A few weeks ago I wrote a post about using the highlight feature in the gospel library app to differentiate between gospel topics.
Why do we highlight in the first place? The answer is simple. It comes from the day when most people used paper scriptures. They used colors and highlights to help you find scriptures. Most of us do not have the time or the capacity to memorize the references for hundreds of scriptures so we relied on the our memory to get us close. For example, the scripture about the natural man being an enemy to God, in my mind is not in Mosiah 3:19, but it is located in the first few chapters of Mosiah on the right hand page in the right column toward the top. So, to find it I would simply flip through the first few chapters of the Book of Mosiah until I locate the highlights that I made on Mosiah 3:19. This system served me well until we all started using electronic scriptures. Now there are no pages or columns. It is just one long column separated into chapters. My whole scripture locating system is now defunct.
So, I had to ask myself, does at perfectly thought-out 10-color scripture highlighting system really serve any purpose in the electronic scriptures? Perhaps, but now there is a much better way. It is time to switch over to using tags.
Why tags? Here are a few of the best reasons:
- You are not limited to 10 colors
- You can tag the same scripture with multiple key words
- It is much easier to find a tagged scripture than a green highlighted scripture buried somewhere in the book of Alma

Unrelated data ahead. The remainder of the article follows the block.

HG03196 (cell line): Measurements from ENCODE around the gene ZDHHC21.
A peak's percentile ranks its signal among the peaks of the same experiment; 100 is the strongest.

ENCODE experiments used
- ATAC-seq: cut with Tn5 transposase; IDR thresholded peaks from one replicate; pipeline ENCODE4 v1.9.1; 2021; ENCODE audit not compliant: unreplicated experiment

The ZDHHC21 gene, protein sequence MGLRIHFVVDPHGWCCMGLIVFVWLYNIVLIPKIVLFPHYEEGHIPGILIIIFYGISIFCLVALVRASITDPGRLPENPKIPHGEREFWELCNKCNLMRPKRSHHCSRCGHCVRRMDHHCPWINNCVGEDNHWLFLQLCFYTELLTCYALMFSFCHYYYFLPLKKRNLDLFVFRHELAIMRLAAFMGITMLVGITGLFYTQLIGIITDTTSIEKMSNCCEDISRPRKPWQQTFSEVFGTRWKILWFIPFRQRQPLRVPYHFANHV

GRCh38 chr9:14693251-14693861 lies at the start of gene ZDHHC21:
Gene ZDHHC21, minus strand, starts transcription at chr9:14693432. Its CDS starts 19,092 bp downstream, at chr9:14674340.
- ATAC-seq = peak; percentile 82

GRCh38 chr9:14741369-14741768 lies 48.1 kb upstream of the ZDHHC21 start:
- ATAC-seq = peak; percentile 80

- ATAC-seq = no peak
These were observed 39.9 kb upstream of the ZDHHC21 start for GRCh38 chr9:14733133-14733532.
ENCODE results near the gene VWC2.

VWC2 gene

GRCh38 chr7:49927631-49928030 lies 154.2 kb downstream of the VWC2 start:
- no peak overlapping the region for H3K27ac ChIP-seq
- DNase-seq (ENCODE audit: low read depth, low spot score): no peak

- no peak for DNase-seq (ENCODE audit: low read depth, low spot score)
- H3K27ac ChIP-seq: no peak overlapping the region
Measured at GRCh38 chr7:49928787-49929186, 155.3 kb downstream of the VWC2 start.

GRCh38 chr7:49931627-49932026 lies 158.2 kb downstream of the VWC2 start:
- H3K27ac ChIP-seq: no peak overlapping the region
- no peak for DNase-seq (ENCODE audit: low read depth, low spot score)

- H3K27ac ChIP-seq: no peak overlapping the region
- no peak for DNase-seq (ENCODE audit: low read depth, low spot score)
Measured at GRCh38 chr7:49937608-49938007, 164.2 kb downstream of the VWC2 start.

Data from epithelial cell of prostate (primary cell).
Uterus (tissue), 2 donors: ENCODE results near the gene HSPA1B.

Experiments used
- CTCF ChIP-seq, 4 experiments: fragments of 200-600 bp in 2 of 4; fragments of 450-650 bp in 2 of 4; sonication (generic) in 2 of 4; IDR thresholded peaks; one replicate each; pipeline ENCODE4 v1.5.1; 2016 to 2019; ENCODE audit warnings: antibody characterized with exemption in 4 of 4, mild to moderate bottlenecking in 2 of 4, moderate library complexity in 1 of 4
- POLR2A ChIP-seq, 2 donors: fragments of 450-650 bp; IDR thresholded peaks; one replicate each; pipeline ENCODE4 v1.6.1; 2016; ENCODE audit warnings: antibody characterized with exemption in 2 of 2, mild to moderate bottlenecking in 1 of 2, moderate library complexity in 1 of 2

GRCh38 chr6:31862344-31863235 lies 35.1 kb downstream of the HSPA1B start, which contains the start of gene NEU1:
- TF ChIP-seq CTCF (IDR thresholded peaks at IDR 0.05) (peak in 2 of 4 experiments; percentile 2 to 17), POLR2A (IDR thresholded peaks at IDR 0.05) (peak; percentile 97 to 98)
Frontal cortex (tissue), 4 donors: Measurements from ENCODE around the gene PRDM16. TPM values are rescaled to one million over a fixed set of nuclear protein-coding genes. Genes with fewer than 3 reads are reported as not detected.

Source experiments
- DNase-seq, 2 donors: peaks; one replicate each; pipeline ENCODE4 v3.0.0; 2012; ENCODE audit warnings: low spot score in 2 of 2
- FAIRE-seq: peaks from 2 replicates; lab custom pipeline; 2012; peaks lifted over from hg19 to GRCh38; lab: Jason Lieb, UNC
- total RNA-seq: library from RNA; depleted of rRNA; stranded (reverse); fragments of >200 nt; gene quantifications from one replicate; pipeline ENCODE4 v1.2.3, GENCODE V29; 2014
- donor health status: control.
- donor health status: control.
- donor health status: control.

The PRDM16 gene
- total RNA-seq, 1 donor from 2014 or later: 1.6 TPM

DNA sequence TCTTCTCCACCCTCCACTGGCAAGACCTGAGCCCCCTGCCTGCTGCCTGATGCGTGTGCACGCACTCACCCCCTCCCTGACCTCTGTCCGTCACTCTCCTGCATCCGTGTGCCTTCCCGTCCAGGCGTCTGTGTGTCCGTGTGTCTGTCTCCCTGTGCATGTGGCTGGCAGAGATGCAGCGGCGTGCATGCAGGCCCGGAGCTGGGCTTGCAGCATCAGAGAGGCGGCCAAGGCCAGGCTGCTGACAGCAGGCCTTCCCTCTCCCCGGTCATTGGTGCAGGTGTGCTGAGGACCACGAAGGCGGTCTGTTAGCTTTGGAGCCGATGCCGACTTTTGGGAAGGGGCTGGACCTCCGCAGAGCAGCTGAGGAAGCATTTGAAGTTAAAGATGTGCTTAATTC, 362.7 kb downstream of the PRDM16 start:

Now what do you do about the highlights? Simple. Use them the same way you eat meat - sparingly. Highlight words, phrases, and important points. Then add some tags to the highlights so you can find them again.
Here are a few tagging tips:
- Don't get too hung up on what tags to use at first. Just tag it with the first word that comes to mind. You can go into the "Notes" section and edit your tags after you have done it for a while.
- Begin where you are. Don't wait until you get to the end of the book to start tagging. Begin now.
- Make it a daily habit. Try to find something to tag every time you read. As you practice you get faster and better at tagging and it is less of an interruption to your reading, it simply becomes a part of it.
- Go back into the notes section and review your tags once and a while. Keep your tag list free of typos and duplicates of similar words.
- Try not to make tags using long phrases because it will be difficult to remember the phrase. On the other hand, a two or three word tag that speaks to you is a great idea.